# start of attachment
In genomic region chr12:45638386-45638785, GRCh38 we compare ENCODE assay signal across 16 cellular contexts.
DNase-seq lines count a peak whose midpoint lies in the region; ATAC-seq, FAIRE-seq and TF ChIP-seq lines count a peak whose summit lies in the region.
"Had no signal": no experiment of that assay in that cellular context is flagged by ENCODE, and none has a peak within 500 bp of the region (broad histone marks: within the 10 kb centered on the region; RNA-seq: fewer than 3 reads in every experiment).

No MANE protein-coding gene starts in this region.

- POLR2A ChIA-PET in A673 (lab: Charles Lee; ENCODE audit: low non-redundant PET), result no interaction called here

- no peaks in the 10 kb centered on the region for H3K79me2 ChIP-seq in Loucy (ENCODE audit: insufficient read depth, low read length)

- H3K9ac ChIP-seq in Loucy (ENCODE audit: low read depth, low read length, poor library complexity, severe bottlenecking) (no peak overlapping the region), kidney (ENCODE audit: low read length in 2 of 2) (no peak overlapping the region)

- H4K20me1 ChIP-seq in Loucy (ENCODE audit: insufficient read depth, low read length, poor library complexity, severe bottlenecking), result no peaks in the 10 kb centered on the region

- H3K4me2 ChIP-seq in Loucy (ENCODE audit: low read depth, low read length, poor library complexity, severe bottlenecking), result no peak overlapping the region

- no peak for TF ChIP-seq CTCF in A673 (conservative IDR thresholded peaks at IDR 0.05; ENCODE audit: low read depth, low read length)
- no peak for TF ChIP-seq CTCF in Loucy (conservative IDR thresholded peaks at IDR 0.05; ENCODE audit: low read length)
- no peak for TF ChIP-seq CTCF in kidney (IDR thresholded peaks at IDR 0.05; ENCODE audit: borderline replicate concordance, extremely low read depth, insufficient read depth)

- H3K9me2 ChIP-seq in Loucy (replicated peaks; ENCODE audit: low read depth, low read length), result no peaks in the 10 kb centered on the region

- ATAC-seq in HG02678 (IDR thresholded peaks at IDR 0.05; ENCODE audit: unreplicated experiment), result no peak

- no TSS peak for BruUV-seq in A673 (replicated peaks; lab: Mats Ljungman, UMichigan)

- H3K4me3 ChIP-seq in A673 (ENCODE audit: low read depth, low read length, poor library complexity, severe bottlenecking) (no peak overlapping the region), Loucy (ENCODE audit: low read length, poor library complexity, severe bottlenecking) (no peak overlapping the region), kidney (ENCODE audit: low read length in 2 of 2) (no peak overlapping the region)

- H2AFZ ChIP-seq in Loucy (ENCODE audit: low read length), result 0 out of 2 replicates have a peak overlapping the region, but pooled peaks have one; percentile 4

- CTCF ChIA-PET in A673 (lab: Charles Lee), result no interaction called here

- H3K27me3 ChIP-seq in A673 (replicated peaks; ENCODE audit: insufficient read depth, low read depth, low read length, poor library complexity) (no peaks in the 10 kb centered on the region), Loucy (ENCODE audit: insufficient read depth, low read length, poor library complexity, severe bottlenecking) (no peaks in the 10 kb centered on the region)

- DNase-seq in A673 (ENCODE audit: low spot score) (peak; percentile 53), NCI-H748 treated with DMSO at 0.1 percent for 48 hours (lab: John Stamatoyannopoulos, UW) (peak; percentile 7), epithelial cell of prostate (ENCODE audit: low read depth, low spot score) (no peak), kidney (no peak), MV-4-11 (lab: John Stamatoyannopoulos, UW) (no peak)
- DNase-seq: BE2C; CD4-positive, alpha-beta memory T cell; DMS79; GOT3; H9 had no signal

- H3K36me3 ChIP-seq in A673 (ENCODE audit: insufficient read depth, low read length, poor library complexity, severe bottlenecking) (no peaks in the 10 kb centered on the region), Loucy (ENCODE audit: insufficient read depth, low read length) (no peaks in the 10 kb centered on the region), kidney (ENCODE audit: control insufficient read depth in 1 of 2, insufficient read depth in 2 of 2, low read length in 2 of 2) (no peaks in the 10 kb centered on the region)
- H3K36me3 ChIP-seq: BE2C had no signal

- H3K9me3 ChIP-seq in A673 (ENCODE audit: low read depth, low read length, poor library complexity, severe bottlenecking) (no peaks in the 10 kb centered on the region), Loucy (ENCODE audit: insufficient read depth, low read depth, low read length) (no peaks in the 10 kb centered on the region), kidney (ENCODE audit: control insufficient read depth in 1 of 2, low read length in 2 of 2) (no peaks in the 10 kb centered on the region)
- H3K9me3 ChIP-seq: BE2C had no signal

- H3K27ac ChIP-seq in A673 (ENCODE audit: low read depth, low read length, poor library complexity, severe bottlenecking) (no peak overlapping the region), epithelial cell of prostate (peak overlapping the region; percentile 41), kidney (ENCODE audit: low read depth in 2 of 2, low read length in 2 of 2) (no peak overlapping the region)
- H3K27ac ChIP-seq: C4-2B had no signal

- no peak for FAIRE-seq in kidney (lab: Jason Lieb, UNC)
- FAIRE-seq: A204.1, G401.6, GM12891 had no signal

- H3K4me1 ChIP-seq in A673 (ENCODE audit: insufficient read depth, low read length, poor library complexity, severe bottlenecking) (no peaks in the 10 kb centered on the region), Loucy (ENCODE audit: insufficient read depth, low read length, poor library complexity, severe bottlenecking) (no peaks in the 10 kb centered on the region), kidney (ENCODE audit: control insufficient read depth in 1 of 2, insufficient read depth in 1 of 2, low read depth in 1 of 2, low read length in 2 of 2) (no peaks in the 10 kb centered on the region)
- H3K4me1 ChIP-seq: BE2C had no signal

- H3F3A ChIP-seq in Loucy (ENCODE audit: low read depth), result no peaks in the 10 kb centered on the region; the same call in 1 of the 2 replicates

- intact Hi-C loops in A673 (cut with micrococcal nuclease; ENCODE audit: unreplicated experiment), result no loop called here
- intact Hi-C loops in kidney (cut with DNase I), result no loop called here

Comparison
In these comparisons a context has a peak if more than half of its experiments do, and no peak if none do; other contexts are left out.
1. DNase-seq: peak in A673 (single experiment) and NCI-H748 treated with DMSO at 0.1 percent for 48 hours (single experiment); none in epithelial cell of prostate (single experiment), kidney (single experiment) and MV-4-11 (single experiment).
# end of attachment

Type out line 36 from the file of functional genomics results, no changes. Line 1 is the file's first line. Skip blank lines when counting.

In these comparisons a context has a peak if more than half of its experiments do, and no peak if none do; other contexts are left out.